Industry faces infrastructure challenge

Posted: Wednesday 5th August 2015

Smart solutions have had a particularly positive impact on the market that is forecast to reach over $130 billion in 2020.

The European Water Utilities are faced with the challenge of aging infrastructure in need of urgent rehabilitation. This challenge can also be an opportunity as efficiency and modernisation are the key themes for growth in this market. Furthermore, Given the large number of priority investment needs, water utilities have identified the TOTEX mechanism - a cumulative consideration of both capital and operational expenditure - to help in the decision making process of rehabilitation projects. This is leading to strong business cases with tangible economic benefits.

New analysis from Frost & Sullivan, Analysis of the European Water Utility Services Market (, finds that the market earned revenues of $104.27 billion in 2014 and estimates this to reach $130.51 billion in 2020. The study covers chemicals, operation and maintenance, process control and management, design, engineering and construction, and water and wastewater technology.

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Frost & Sullivan Vice President Fredrick Royan, an expert in global water markets, explains: "In the past, water utilities have largely used the CAPEX as the primary driver in deciding the fate of infrastructure upgrades, refurbishments or replacement projects. In the current scenario, water utilities are using the TOTEX (CAPEX + OPEX) approach to decide on water infrastructure investments, which is beneficial for innovative and smart solutions that at times are relatively expensive in terms of CAPEX but under the TOTEX approach appear to present tangible economic benefits and sometimes with attractive payback periods."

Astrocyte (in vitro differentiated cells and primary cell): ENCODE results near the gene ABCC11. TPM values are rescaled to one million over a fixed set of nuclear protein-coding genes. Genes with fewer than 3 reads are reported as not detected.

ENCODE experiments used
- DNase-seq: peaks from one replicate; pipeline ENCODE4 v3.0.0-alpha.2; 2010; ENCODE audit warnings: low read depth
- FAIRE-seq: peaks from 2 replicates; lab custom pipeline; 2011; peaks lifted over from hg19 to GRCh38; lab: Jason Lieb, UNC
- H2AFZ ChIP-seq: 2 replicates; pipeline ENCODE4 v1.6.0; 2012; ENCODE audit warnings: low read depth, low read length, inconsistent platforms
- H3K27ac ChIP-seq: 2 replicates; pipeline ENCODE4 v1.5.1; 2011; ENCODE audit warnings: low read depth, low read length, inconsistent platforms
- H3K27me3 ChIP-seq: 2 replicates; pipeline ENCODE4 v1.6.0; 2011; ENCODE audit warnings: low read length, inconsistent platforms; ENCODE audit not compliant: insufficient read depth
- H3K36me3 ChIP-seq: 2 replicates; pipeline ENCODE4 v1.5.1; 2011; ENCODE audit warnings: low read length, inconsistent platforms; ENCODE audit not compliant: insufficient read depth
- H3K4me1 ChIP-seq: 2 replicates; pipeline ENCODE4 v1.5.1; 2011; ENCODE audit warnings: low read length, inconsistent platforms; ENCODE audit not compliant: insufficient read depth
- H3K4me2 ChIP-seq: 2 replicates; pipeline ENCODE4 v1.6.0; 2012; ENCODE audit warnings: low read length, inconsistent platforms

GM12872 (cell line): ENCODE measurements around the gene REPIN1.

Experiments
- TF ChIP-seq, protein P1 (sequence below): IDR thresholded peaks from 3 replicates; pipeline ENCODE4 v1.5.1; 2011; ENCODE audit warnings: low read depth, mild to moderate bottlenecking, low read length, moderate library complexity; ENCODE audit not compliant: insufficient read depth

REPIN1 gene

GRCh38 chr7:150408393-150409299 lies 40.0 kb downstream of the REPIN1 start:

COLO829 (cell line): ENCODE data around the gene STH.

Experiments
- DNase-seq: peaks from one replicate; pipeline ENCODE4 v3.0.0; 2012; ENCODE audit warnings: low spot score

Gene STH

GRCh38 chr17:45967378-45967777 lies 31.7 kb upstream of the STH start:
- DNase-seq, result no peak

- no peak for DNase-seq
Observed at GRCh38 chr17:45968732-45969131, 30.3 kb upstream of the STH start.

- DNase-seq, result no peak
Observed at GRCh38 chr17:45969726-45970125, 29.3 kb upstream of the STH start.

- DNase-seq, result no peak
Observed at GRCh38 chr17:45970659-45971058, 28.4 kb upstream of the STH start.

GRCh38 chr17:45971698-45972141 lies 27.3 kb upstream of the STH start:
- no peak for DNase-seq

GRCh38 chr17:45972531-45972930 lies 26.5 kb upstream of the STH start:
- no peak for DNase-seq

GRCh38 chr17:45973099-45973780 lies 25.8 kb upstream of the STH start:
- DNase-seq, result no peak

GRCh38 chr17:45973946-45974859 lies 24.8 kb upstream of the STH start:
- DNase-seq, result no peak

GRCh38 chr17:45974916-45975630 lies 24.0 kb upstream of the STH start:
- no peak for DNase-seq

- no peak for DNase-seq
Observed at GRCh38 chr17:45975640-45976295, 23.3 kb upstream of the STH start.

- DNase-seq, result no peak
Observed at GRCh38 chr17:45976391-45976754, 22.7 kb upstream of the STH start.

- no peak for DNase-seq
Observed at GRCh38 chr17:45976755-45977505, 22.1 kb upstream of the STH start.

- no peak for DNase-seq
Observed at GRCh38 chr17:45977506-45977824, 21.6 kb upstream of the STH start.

Water utilities’ focus on achieving operational and energy efficiency has been a major boon for the associated services market. In a bid to be customer-centric, these utilities have been making investments to improve existing network, treatment and process control infrastructure.

“One of the key trends in the European utility services market is the adoption of smart water and wastewater solutions,” said Frost & Sullivan Energy & Environmental Research Analyst R Ramkumar. “This is driving spending and spurring strategic partnerships between companies and utilities."

However, the investment required for water and wastewater infrastructure is staggering on many fronts. Moreover, the slow but recovering economic scene, regulations governing water quality and private investments, and decreasing water and wastewater consumption are factors working against the growth of water utilities services.

“The nexus of regulations for water, energy efficiency and climate change will force European utilities to revise their strategies and support the industry convergence process,” noted Ramkumar. “New business models involving private players, build-own-operate- transfer or performance contracts as well as funding options will also benefit water utilities.”

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